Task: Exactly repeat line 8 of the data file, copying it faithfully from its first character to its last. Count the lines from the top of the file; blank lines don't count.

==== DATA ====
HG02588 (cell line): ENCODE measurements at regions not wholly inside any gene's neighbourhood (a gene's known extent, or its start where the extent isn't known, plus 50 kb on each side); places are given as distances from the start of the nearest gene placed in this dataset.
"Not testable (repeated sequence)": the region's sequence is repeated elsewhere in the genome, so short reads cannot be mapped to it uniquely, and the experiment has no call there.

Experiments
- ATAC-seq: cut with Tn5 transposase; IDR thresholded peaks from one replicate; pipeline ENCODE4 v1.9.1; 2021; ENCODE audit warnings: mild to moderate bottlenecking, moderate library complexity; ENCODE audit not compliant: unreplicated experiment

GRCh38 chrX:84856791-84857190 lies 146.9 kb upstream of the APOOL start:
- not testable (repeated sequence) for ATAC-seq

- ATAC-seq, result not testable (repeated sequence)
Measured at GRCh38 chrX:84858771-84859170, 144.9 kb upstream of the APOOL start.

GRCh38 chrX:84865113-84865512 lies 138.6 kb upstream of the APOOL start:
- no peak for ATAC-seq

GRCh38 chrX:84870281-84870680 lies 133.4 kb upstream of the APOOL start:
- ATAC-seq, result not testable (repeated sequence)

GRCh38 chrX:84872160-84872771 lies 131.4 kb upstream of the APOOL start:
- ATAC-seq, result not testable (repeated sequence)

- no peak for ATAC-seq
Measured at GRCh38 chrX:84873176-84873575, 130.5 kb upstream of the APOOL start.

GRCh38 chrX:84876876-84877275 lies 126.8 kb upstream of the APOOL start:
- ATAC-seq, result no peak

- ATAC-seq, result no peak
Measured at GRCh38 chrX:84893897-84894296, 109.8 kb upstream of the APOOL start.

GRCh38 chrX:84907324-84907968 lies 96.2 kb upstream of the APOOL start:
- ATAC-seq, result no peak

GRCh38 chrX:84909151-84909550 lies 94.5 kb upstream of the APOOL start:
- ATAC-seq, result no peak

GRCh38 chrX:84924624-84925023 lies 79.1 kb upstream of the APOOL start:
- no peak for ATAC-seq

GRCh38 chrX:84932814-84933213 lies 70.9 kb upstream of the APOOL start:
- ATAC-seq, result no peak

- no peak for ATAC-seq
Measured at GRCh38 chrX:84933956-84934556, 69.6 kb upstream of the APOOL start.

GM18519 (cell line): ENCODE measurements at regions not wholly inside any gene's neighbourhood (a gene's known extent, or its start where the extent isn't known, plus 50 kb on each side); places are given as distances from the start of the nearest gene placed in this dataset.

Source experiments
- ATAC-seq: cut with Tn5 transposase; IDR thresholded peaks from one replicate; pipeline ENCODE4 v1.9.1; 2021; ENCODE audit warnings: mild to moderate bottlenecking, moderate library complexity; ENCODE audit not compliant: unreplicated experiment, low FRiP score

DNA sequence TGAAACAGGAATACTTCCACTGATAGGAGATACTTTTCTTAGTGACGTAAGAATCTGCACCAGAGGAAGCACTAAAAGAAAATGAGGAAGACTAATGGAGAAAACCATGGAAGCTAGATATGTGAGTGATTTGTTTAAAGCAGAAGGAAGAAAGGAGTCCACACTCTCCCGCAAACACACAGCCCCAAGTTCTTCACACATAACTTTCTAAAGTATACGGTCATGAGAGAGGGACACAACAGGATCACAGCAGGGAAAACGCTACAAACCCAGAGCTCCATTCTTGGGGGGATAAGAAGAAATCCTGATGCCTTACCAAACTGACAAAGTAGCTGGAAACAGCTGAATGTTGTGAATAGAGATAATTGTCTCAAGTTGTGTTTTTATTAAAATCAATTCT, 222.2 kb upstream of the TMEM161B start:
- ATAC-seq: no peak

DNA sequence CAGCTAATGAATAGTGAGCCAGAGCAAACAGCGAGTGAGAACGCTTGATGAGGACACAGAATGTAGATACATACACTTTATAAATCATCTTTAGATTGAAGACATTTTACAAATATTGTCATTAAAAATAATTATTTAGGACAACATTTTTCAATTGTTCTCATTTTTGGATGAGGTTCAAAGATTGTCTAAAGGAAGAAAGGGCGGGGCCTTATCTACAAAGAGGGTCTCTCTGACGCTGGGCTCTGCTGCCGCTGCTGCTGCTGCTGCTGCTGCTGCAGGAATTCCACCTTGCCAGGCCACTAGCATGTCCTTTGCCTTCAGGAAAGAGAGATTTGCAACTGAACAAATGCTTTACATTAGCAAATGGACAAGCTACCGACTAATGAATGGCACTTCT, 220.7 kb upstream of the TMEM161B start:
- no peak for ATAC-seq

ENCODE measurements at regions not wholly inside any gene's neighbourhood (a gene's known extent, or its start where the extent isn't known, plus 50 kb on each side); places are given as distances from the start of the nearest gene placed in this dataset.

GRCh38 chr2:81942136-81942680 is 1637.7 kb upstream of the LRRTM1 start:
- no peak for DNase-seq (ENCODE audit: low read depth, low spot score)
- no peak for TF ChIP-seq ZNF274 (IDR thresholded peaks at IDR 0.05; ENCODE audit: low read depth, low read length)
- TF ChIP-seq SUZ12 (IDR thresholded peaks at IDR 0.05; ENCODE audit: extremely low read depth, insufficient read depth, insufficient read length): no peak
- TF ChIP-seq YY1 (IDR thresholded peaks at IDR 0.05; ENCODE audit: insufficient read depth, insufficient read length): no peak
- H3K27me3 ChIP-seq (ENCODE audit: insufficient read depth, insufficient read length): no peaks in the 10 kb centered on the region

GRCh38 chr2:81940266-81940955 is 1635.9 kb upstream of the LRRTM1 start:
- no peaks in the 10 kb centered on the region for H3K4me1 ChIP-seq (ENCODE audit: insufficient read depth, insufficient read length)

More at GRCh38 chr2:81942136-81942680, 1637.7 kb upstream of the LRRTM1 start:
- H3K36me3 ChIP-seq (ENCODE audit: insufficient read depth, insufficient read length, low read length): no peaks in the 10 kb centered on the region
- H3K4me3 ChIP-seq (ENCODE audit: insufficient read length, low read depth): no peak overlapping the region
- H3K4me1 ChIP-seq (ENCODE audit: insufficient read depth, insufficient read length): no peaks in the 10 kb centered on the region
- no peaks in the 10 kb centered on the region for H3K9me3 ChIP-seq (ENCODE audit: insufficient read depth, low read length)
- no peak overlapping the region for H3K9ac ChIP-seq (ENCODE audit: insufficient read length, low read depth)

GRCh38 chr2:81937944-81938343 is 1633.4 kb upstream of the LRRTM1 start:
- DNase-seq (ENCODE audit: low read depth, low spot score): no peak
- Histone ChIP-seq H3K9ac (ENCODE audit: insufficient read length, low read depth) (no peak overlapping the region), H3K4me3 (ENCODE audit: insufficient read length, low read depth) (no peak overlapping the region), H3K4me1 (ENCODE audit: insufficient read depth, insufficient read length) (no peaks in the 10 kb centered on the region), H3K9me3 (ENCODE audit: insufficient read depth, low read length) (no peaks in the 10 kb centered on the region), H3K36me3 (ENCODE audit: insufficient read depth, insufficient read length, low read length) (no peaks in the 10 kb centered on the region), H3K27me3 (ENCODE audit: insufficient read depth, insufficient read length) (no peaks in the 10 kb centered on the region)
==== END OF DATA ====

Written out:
Measured at GRCh38 chrX:84858771-84859170, 144.9 kb upstream of the APOOL start.